Mauritius-based private equity firm Adenia Partners is in discussions to fully acquire restaurant chain Java House.
Mauritius-based private equity firm Adenia Partners is in discussions to fully acquire restaurant chain Java House in a transaction that could hit Sh3 billion amid heightened deal-making in Kenya’s hospitality sector.
The talks over Adenia’s offer to acquire the stake owned by UK-based fund Actis remain at an advanced stage, according to a person familiar with the negotiations.
The potential deal could be valued at between Sh2.5 billion and Sh3 billion as Actis seeks to cash in on the stake it acquired from Dubai-based Abraaj Group.
The Mauritius-based PE’s interest in Java comes in a period when top hotels have either closed or witnessed ownership changes as the sector recovers from Covid-19 travel curbs.
“Adenia is offering to buy Java. The deal is estimated to be around Sh2.5 billion to Sh3 billion and talks are looking good,” said the source, who sought anonymity.
Actis put Java up for sale and sources say it valued the casual dining and coffee chain at $40 million (Sh4.9 billion).
This marks the UK fund’s latest deal in Kenya’s hospitality sector after agreeing to buy Nairobi’s Fairview Hotel, Town Lodge and City Lodge in Two Rivers for an estimated Sh1 billion.
For Adenia, the Java deal will deepen its presence in Kenya after acquiring stakes in retail chain Quickmart in 2019, Reds Land Roses which deals in fresh cut roses, heavy construction equipment dealer Kanu Equipment and Africa Biosystem Limited—which deals in health kits.
The PE fund, which has a presence in seven African countries including South Africa, Kenya and Ghana, has a bias for agribusiness, hospitality and health sector deals on the continent.
Adenia and Java did not comment on the proposed deal while Actis declined to comment on the potential transaction.
“We decline to comment on this issue publicly,” Actis said in response to Business Daily questions.
A number of top hotels, including Hilton, InterContinental, and Laico Regency in Nairobi’s city centre, stopped operations amid the Covid-19 economic fallout. Some hotels changed hands.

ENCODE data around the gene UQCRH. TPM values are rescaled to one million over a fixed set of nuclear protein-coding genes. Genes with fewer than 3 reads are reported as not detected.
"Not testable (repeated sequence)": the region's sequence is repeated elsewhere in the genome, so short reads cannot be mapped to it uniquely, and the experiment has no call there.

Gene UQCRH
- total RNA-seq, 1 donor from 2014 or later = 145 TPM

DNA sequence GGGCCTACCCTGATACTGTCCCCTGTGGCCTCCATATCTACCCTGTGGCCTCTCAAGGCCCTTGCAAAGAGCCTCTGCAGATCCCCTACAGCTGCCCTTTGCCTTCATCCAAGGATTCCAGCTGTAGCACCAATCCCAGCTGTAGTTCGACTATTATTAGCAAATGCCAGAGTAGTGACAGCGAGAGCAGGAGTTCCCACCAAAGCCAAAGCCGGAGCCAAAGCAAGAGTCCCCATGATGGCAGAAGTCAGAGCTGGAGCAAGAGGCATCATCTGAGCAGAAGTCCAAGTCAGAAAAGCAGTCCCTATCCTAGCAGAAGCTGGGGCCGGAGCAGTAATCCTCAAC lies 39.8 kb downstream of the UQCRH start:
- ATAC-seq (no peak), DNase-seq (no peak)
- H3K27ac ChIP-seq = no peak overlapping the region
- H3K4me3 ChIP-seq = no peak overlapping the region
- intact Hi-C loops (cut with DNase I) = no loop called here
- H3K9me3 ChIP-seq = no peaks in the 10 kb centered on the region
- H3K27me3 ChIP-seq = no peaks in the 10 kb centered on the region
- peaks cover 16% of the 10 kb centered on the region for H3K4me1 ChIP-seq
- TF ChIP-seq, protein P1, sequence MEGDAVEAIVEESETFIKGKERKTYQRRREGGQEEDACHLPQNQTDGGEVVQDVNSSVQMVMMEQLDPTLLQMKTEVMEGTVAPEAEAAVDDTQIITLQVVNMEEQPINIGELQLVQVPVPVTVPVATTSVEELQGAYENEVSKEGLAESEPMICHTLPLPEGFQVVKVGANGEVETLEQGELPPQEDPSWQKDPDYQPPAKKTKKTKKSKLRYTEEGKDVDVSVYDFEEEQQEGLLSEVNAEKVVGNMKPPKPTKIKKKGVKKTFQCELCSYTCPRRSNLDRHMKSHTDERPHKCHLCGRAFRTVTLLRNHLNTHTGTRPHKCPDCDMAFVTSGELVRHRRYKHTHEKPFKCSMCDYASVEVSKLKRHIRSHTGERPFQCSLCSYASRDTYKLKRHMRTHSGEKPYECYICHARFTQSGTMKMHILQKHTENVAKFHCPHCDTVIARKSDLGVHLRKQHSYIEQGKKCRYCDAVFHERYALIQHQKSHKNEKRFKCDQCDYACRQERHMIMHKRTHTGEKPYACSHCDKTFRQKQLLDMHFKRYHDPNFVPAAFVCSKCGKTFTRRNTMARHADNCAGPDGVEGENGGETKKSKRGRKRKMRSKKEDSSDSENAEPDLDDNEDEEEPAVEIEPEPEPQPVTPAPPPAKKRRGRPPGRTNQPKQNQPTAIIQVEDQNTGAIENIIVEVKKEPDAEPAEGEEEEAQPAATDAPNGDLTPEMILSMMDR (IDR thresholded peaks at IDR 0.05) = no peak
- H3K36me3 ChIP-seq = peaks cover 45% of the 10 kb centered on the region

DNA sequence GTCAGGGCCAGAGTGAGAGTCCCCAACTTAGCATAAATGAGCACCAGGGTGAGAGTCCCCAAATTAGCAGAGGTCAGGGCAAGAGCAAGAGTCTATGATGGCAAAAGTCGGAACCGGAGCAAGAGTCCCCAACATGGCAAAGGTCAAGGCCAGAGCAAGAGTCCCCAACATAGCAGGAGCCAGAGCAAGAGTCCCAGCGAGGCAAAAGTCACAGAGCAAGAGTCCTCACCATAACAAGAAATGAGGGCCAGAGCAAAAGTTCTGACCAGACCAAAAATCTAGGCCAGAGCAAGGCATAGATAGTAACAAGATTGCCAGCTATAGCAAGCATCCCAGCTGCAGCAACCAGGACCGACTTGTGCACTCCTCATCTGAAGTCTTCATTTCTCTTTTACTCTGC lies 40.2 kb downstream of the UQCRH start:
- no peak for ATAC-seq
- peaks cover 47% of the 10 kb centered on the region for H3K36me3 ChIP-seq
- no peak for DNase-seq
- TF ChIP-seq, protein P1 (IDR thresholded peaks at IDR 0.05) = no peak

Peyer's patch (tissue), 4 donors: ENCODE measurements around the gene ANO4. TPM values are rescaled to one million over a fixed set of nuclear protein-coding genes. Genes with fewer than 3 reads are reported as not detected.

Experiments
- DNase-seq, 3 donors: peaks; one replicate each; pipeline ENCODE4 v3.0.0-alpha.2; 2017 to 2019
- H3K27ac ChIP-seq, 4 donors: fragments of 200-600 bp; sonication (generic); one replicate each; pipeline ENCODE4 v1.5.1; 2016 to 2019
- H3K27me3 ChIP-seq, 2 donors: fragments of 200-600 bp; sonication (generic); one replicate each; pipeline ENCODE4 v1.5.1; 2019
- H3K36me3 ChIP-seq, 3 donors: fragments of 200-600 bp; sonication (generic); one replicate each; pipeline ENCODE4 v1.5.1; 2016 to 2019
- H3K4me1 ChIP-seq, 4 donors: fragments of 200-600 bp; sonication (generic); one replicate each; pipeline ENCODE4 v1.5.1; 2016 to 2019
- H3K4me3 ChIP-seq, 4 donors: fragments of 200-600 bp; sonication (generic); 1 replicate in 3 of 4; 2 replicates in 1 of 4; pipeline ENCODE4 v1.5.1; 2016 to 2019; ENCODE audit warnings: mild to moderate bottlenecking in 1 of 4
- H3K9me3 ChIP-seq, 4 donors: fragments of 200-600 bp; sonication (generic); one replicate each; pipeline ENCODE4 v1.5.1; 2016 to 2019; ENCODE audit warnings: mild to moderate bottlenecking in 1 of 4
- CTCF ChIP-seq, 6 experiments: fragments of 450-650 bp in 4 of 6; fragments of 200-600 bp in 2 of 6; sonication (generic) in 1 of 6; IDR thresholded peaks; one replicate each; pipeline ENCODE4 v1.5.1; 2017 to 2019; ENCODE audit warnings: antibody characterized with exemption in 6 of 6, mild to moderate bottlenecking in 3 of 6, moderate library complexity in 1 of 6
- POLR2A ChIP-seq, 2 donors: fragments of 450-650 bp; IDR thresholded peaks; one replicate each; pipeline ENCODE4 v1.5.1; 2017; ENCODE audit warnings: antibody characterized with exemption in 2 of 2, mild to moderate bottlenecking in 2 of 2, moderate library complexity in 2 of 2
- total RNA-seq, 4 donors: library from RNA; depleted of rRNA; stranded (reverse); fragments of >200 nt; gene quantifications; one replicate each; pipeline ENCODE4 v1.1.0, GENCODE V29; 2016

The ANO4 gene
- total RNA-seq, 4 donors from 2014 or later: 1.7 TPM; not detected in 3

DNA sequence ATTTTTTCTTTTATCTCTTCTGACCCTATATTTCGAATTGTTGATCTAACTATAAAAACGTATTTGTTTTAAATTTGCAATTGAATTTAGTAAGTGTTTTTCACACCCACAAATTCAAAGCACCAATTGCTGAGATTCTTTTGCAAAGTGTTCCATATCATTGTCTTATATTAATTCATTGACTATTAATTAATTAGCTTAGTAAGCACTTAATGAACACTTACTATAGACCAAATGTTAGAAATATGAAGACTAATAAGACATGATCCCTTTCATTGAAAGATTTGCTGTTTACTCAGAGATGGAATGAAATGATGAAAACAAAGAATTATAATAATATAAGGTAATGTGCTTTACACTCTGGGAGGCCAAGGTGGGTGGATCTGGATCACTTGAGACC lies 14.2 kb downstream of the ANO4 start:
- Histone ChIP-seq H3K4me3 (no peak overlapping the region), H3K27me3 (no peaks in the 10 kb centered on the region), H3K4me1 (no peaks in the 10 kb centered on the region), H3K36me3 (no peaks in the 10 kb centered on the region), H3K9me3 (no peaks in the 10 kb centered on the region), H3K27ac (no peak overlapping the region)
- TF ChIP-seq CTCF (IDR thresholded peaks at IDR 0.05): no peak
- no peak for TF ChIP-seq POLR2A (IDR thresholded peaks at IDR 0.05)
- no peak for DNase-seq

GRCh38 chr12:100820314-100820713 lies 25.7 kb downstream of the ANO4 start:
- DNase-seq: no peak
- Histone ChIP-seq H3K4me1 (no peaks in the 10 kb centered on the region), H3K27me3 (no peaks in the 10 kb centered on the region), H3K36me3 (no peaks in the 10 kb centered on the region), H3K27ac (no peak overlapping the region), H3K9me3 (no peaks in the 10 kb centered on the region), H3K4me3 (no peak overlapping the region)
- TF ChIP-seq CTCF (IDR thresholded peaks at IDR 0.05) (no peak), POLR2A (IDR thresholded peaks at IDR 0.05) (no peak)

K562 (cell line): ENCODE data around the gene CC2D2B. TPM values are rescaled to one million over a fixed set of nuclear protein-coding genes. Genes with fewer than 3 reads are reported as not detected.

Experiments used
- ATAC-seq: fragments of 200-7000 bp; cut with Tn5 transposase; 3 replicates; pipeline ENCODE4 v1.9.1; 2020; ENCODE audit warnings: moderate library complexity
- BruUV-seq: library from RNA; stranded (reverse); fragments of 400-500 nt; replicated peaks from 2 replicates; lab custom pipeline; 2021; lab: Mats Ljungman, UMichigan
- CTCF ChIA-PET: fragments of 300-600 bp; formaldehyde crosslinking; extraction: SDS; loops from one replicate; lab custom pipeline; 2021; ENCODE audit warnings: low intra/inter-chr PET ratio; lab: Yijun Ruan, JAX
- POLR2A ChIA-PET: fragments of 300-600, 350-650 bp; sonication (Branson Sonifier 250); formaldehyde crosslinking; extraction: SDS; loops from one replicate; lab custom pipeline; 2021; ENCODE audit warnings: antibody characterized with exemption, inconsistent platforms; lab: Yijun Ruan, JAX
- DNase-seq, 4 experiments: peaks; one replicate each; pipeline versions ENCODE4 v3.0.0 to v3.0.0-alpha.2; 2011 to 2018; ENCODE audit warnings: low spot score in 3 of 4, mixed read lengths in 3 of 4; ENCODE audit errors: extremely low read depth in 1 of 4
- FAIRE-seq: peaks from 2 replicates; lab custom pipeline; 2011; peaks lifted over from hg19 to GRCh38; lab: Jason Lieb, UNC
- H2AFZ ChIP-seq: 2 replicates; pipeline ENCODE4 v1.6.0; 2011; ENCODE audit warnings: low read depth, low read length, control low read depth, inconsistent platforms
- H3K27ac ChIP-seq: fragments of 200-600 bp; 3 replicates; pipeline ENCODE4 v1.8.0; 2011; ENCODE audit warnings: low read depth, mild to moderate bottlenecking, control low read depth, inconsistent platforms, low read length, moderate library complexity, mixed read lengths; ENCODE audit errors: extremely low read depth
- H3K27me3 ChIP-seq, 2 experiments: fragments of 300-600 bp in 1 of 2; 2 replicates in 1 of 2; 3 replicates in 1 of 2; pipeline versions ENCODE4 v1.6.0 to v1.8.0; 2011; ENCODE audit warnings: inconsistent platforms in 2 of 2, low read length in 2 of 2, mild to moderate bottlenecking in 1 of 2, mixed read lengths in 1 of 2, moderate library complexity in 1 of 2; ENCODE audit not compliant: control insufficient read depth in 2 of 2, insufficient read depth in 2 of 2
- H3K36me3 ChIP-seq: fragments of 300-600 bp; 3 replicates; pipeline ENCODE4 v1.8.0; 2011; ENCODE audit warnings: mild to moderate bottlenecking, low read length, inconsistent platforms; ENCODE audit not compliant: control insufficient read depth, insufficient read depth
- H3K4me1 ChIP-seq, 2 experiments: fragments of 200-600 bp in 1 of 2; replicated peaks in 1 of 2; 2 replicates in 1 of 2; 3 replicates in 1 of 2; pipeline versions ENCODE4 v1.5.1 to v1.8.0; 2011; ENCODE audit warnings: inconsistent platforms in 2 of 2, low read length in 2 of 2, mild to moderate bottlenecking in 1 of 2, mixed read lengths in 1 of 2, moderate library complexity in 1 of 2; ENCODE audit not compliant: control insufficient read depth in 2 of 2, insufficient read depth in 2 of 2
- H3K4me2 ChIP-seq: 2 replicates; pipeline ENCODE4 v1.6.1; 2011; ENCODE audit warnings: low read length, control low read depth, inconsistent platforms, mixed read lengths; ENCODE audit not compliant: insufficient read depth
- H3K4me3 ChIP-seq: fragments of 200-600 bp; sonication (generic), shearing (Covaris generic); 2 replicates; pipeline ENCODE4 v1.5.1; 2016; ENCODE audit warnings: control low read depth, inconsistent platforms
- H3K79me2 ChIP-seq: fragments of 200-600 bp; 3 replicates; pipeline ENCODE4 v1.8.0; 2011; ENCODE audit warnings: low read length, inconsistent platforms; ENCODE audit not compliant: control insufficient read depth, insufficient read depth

Kasada Hospitality Fund, which is backed by the Qatar Investment Authority (QIA) — the country’s sovereign wealth fund—last year fully acquired Crowne Plaza Hotel for an estimated Sh4.6 billion.
Saudi billionaire Prince Al-Waleed bin Talal sold his stake in The Norfolk and Fairmont Mara Safari Club to a Nepalese tycoon for Sh2.8 billion while City Lodge offloaded Nairobi’s Fairview Hotel, Town Lodge and City Lodge Two Rivers to Actis.
Java, founded in 1999 by an American, opened its first coffee shop in the same year at Adam’s Arcade in Nairobi.
The chain has since grown to 75 branches in Kenya, four in Uganda, and three in Rwanda, and has previously sought to expand to Dar es Salaam, Lagos, Accra, and Lusaka.
The restaurant industry in Kenya has seen significant growth in recent years, driven by rising disposable household incomes, fast economic growth, and a young population.
This has attracted global players such as KFC, Subway, Burger King, Cold Stone Creamery, Toridoll, and Domino’s Pizza to open more stores in Kenya.
In addition, local chains, such as ArtCaffe, are expanding rapidly and taking a portion of Java House’s market share.
These global players are turning to emerging markets such as Africa for growth, attracted by a rising middle class, according to a study by McKinsey.
Java is the biggest restaurant chain in the region with 82 outlets, followed by Chicken Inn (72), Artcaffe (35), KFC (33), and Burger King (5). Among other players targeting the same clientele are Subway and Big Square.
Besides Kukito, Java House Group runs Java restaurants, Planet Yogurt (PY), and 360 Degrees Pizza.
Washington-based Emerging Capital Partners (ECP), which owned 90 percent of Java in 2017, sold the entire stake to Abraaj as part of a takeover plan that has also forced the chain’s founder and chairman Kevin Ashley to part with his 10 percent stake.
Three years ago, Actis acquired indirect control of Java’s owner — Abraaj Holdings — through a global transaction that saw it acquire a 10 percent stake in Brookside Dairy.
Java is headed by Priscilla Gathungu, who became its first Kenyan chief executive when she replaced Derrick Van Houten last November.
The reasons for Mr Van Houten's departure barely two years after joining the chain in March 2021 from KFC are still not clear, but the latest changes signal a revolving door at Java’s C-suite.
Ms Gathungu is the third chief executive of Java House in under four years.